How about any of the fight music in Blazblue or Guilty Gear? Daisuke Ishiwatari may focus on metal songs but he is awesome at his job as the composer for Arc System Works

Indeed. I'm not a huge fan of the Blazblue soundtracks (there's the odd decent track), but the earlier Guilty Gears were fantastic!

Izanagi009:

V da Mighty Taco:
Oh Yahtzee, you poor bastard. You clearly haven't played Super Meat Boy, have you? Somebody get Danny Baranowsky on the phone ASAP; a British-Australian game critic is in desperate need of his talents.

XD

How about you get Daisuke Ishiwatari on the line and have him play some of his awesome fight music that he makes for Guilty Gear and Blazblue

I'll have to listen to those at some point. Never played either game, so atm I currently cannot comment on their music.

Personally I think the Halo theme song is pretty memorable. Play that in any situation, out of context or not and I'll pick it up. Other than that I find it a little difficult to think up any other ones that weren't 8-16 bit games, like pokemon and what not.

A lot of what Yahtzee is talking about is the prevalence of environmental music. At some point in the last decade there was a movement in the gaming industry that changed music from being something that shaped the mood to something that was meant to punctuate the mood in a game. The idea was that if the person could separate the theme from the scene than it wasn't synergistic enough, which seems like a rather odd conclusion to draw. Thankfully they started mixing things back up again with more music being brought to the forefront rather than just being environmental.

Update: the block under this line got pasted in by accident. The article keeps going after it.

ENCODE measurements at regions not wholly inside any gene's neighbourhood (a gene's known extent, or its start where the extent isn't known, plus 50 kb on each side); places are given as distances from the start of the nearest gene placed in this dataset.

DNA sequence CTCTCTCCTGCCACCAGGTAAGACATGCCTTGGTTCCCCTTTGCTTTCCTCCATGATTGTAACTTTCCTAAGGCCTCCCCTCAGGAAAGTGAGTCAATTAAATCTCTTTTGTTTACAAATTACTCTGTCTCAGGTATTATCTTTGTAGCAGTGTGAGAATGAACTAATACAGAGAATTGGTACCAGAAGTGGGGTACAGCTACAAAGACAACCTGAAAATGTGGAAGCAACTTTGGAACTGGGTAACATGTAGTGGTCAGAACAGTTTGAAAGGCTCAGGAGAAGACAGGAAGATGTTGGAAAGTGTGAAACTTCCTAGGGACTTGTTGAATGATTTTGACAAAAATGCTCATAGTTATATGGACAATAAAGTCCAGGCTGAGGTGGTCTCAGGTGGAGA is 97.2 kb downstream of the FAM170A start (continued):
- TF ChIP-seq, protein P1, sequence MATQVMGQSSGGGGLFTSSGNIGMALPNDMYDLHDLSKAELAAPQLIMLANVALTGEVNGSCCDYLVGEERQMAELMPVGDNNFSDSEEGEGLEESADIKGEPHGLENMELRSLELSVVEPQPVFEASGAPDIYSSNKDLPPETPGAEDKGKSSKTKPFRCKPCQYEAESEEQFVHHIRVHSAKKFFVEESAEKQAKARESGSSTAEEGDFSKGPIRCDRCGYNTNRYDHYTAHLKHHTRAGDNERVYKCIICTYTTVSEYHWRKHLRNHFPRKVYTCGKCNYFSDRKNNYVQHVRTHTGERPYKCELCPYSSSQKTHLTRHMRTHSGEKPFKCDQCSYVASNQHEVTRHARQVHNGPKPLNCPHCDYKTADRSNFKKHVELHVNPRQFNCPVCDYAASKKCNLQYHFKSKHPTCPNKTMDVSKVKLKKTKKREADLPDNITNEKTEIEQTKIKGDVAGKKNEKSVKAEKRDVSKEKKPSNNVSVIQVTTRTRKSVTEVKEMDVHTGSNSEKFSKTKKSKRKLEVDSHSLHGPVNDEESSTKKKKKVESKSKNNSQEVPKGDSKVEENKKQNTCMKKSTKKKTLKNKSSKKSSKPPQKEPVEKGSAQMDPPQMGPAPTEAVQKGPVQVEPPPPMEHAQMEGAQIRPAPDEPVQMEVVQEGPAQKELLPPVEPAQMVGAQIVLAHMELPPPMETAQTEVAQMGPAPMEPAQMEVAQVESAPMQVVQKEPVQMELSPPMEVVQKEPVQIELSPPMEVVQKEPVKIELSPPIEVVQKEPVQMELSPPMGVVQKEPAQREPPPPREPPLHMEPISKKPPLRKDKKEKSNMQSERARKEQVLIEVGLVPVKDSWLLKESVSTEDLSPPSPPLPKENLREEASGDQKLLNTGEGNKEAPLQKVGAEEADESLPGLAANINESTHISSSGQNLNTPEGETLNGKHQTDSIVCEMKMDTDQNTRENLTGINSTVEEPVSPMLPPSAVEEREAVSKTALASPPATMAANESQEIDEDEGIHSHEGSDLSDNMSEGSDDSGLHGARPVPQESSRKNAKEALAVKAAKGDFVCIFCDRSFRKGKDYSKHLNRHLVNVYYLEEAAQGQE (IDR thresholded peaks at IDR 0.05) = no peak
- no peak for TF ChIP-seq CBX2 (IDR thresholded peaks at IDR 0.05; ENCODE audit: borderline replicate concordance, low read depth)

Also, it should be noted this mostly was happening with shooters, western RPGs, and many movie action games like Uncharted and Assassins Creed. Fighting games, platformers, and other games pretty much stuck with the earlier idea since it tended to provide more energy to the entire affair.

(Edit: Yes, they need to drop Action Adventure and just call these linear quick time event driven games Movie Action Games. They only got the most tenuous of connections to adventure games of old. They are short lived, completely fueled by the story and the quick time events, and once you've ran through them once you likely will never play them again.)

V da Mighty Taco:

Izanagi009:

V da Mighty Taco:
Oh Yahtzee, you poor bastard. You clearly haven't played Super Meat Boy, have you? Somebody get Danny Baranowsky on the phone ASAP; a British-Australian game critic is in desperate need of his talents.

XD

How about you get Daisuke Ishiwatari on the line and have him play some of his awesome fight music that he makes for Guilty Gear and Blazblue